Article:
Slow Work through Sand

Slow Work through Sand

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“In a delightful poem titled 'French,' Leslie Ullman speaks of 'the mother river of language flowing past….' She uses it to bring contrasting landscapes to life: northern island, southern desert, both infused with the colors and textures of uncut gems.”—Maxine Kumin

“Leslie Ullman has the ability to spin illuminating spells through and around the matter of earth and life. Her vision penetrates with an attention as careful and as transforming as day through clear water, as moonlight on stone. She is an artisan with words, and the results are poems embodying the intricacy and beauty of the subjects they honor.”—Pattiann Rogers

“Winner of the Iowa Poetry Prize, Leslie Ullman's Slow Work through Sand…makes dance her presiding metaphor…What makes this dance so tortuous is also what makes it so beautiful: its musical mingling of language, nature, and spirit cranked through history's hurdy-gurdy. Late in the century, we realize this history is mostly patriarchal (which makes dance's steps even more tortuous), but refreshingly, that word never shows its tired face in Ullman's poems…Beauty and patience are Ullman's aesthetic watchwords, for they link nature and word in spirit. Numerous poems devoted to precious stones—amethyst, lapis lazuli, aquamarine, onyx, and the like—underscore the poet's appreciation of patient natural forces that 'perfect and polish' beauty, something she aspires to do with words…Looking toward a distant mountain, reverently and at length, the poet becomes one with larger cycles of nature and language.”—Colorado Review

For a number of years, Leslie Ullman has lived in the Southwest, on cultivated land, in the company of horses and with access to uncultivated desert. The seasons and conditions of this starkly appealing land have found their way into the poet and her work. In her poems there always seems to be someone who is making herself over from scratch. Ullman creates origins for herself in nature, in solitude, in animals, and of course through those aspects of human relationships that teach important lessons.

Since winning the prestigious Yale Younger Poets Award in 1979, Ullman has manifested her love of language as both writer and teacher. As she remembers from her youthful summers in a Wisconsin lake lodge: “Sometimes the words I read were the tap of rain on the roof or the fire snapping in its great stone bed, but mostly they bloomed as the sound of the lake, a mantra against the weathered dock.” She writes that her book may be trying to validate the “history of women”—the title of one of the poems—just as “men's history has always validated hugely and by implication the way we use language and the way history has been taught.”Hers is not a defensive or an angry intention, however, but an exciting one. Slow Work through Sand attempts simply to make visible “the dance a woman's life is, not apart from other dances, but as a valid dance among dances.”



She is loved in secret, by
one man at a time seeking
cleared ground in the forest
of his life. She glows against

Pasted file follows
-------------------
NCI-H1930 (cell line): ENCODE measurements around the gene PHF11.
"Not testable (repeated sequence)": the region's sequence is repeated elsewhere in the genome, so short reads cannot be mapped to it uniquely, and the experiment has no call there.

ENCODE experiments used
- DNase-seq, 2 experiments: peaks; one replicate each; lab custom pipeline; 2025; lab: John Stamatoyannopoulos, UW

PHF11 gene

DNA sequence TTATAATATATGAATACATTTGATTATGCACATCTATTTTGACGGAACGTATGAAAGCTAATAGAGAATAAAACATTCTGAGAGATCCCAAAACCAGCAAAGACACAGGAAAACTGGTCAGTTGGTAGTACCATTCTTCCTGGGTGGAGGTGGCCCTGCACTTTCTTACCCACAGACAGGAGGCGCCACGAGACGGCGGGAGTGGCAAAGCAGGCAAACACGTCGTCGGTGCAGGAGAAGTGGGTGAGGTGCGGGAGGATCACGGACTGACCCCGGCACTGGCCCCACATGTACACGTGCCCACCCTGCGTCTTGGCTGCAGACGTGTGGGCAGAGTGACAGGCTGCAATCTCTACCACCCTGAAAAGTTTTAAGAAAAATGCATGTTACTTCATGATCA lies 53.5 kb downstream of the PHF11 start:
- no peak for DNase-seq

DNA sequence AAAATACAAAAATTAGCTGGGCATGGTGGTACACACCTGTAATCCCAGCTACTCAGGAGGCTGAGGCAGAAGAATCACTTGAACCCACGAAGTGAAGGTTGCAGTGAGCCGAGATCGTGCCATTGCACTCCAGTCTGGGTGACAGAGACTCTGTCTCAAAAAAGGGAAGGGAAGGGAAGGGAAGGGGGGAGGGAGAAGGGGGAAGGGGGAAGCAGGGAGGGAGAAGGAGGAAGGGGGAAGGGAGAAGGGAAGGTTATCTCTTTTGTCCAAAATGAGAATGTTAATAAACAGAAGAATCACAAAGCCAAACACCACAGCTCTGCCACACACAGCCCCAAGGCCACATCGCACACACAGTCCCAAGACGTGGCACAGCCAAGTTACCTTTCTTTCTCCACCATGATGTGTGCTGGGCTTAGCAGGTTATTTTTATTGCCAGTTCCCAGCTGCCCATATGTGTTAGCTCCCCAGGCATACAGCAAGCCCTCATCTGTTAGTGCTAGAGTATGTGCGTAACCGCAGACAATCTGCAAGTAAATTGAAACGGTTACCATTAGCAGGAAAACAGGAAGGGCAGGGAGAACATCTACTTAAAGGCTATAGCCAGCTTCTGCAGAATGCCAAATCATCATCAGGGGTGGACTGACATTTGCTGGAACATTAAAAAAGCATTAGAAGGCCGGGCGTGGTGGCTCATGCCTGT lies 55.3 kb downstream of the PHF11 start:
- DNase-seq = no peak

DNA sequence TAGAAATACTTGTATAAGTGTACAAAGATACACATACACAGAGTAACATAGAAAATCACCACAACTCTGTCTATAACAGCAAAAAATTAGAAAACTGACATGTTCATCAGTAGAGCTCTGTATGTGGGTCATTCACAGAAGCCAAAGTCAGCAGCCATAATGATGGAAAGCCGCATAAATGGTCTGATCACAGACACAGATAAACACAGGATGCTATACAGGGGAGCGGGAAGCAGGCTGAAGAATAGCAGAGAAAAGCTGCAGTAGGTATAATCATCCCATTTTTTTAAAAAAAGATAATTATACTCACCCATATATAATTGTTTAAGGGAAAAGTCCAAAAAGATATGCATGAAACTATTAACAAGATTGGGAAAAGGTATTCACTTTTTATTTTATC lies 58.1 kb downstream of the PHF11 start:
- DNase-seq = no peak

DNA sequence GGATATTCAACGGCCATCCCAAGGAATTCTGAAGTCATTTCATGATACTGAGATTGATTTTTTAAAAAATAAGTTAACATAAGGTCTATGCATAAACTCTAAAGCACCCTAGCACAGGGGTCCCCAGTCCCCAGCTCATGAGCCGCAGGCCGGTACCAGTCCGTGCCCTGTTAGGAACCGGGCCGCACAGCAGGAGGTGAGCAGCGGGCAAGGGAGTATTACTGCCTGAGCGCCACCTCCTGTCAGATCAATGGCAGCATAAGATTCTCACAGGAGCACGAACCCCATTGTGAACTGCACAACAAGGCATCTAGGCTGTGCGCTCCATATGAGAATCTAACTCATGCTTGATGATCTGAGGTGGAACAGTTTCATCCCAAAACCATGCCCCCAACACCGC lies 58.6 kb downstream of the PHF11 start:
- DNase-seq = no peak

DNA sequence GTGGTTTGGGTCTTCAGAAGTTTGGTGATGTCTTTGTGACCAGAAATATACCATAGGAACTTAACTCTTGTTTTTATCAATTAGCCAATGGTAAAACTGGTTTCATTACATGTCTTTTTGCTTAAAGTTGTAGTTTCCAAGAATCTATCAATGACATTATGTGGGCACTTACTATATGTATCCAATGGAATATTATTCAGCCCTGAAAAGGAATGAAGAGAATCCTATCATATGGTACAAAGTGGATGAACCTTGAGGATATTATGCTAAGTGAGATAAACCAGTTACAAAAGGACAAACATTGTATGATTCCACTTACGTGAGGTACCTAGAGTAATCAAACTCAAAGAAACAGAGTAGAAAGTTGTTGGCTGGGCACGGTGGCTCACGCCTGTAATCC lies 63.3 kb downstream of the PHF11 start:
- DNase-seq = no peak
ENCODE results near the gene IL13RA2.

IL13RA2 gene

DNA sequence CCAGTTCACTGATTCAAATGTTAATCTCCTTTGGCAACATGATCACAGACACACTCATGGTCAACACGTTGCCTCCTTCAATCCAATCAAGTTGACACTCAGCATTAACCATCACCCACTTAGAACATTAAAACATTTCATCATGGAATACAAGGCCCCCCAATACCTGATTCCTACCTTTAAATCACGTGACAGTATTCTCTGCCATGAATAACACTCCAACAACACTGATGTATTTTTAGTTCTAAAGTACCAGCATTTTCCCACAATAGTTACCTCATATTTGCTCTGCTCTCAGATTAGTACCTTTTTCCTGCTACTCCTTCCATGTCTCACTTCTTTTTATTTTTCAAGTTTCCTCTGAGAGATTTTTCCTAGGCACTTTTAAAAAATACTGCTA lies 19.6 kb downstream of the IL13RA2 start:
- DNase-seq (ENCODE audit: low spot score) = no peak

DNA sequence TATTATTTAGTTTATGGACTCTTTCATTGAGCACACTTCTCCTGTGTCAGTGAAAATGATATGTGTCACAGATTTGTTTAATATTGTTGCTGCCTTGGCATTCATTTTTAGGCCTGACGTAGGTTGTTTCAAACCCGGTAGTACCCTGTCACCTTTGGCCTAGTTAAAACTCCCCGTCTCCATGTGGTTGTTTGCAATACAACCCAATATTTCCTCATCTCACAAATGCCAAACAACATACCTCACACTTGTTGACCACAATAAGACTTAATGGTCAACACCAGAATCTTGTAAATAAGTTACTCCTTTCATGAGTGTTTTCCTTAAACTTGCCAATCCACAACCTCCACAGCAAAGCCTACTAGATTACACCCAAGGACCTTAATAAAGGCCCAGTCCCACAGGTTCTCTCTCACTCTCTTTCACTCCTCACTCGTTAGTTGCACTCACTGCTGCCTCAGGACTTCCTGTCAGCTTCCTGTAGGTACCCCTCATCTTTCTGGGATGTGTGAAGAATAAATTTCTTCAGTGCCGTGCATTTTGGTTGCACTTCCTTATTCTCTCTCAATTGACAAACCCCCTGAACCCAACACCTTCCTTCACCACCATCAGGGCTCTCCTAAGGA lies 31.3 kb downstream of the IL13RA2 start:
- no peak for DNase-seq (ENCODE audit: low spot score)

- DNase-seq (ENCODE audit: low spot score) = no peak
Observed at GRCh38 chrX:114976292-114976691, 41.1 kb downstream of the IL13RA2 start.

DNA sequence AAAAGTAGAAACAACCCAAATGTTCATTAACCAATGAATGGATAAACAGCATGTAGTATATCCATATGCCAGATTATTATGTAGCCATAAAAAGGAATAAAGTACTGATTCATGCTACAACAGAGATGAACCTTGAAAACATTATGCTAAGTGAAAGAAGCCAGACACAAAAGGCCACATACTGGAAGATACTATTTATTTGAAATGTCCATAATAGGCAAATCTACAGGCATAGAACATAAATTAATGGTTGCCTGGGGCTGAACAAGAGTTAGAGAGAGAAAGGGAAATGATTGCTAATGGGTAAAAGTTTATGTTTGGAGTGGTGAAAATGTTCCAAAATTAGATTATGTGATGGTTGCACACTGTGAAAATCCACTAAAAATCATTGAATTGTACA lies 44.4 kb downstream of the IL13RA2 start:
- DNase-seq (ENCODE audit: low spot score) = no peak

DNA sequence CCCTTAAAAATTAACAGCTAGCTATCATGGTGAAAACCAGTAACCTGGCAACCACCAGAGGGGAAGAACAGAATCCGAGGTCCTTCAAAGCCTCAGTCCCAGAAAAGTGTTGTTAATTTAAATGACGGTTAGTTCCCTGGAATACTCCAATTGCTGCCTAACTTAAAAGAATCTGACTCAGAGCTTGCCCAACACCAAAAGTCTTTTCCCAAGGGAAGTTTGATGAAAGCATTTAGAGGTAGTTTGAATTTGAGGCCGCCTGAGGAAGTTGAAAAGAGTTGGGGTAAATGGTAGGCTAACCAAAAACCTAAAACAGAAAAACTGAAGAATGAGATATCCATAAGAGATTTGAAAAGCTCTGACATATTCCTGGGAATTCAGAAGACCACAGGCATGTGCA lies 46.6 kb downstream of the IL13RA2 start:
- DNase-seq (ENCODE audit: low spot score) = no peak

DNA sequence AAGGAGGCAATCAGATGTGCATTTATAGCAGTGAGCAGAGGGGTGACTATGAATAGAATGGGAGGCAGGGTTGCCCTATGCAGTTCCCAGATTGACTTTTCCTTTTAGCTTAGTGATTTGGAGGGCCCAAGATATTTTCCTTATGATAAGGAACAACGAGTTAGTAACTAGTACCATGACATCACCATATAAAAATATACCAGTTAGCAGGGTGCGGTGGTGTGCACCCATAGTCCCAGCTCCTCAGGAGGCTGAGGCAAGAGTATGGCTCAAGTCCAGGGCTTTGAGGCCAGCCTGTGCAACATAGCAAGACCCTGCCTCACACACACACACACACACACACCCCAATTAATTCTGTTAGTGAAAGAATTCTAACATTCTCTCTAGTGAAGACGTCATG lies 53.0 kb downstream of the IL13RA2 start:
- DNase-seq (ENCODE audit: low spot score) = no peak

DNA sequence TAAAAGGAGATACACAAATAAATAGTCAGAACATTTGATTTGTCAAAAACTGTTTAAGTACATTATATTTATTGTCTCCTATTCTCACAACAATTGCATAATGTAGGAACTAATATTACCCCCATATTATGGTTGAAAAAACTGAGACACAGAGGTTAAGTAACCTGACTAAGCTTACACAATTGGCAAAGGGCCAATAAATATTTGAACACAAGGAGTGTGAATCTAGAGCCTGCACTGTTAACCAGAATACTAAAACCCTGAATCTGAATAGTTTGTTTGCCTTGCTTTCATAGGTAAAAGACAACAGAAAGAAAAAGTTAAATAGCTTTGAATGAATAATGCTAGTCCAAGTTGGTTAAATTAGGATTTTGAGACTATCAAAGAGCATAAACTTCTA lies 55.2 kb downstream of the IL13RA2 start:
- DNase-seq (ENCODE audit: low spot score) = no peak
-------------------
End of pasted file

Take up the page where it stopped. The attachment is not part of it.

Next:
virgin timber, the dense shadows
and riot of ferns that part
before his exploring feet.
In her cave, candlelight
burnishes the walls around
the half of his life
he has not yet lived,
the wild lover rising through
his hands, his voice,
tenderness too, pure lyric, his thoughts
startling him with night gardens

while the walls of his family home
and the legs of his laden table
and the posts that float
his marriage bed
hold the heft of his days. Sheets
and curtains drying
in the wind, then filling
the house with the scent of sun.
Plates in the drainboard,
the pitcher of juice, all of it
witnessed by those who
belong there, passing easily from
room to room, their touch
braided into wood and cloth and china
even as they forget, touch
them again, go out, come home.

Sometimes she wants to leave the island,
its wildness of her making, only to
find a harsh descent down slopes
the sun rarely touches. Rocks
tower there, balanced against
all odds. Sometimes she
presses against them,
longing to walk in her own flesh
down his flat sunlit street
and see him open his door. The rocks
press back. In their deep cracks flowers,
vermilion and lacy white,
thrive in the shade.


These nights we wait for
the easing, when Neptune
and Pluto will have
gone their separate ways
again, their gravities
loosened from the seasonal
tug-of-war that plays hell
on each conscience,
that stranglehold of regret
and missed connections.
We ritually banish
ourselves from feasting,
our place in the food chain
no longer recognizable.
We nibble at the edges of
a vague grief and pull
the salt from our tears.
Midnight, and still we hunker
at the table, measuring in ourselves
our ancestors' notion of
goodness by fractions
of an ounce, gold
bought on a gamble—
to save towards what? What
to do but finally
call forth those we have
silenced with our blind
love, our inherited hungers,
the claims of blood ties?
They come to forgive us and move on—
the child, the imp, the merchant
of laughter, the one who
wanted to fly, the one
who dreamed an amazing machine,
the one who stood apart in the photos.
We bury the bones.
The wood in the winter stove,
the kettle singing,
are almost enough now,
almost enough, we whisper into
the last faces, ours,
that wait across the table.